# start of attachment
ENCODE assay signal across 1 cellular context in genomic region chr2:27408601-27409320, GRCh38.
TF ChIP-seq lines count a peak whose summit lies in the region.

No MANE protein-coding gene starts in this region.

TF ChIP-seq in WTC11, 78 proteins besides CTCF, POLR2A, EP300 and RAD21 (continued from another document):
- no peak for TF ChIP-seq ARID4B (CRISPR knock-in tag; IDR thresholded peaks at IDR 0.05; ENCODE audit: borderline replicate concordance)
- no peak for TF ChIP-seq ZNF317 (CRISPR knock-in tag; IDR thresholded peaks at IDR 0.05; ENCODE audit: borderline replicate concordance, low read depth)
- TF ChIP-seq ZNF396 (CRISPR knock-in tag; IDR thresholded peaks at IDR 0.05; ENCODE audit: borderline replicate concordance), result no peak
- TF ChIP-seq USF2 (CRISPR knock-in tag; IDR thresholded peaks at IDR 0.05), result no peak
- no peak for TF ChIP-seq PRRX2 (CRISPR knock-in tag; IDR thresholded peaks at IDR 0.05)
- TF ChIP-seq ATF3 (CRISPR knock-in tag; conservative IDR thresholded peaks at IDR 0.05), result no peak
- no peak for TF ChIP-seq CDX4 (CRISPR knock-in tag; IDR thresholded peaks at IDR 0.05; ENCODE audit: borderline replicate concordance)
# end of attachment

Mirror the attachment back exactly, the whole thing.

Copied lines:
ENCODE assay signal across 1 cellular context in genomic region chr2:27408601-27409320, GRCh38.
TF ChIP-seq lines count a peak whose summit lies in the region.

No MANE protein-coding gene starts in this region.

TF ChIP-seq in WTC11, 78 proteins besides CTCF, POLR2A, EP300 and RAD21 (continued from another document):
- no peak for TF ChIP-seq ARID4B (CRISPR knock-in tag; IDR thresholded peaks at IDR 0.05; ENCODE audit: borderline replicate concordance)
- no peak for TF ChIP-seq ZNF317 (CRISPR knock-in tag; IDR thresholded peaks at IDR 0.05; ENCODE audit: borderline replicate concordance, low read depth)
- TF ChIP-seq ZNF396 (CRISPR knock-in tag; IDR thresholded peaks at IDR 0.05; ENCODE audit: borderline replicate concordance), result no peak
- TF ChIP-seq USF2 (CRISPR knock-in tag; IDR thresholded peaks at IDR 0.05), result no peak
- no peak for TF ChIP-seq PRRX2 (CRISPR knock-in tag; IDR thresholded peaks at IDR 0.05)
- TF ChIP-seq ATF3 (CRISPR knock-in tag; conservative IDR thresholded peaks at IDR 0.05), result no peak
- no peak for TF ChIP-seq CDX4 (CRISPR knock-in tag; IDR thresholded peaks at IDR 0.05; ENCODE audit: borderline replicate concordance)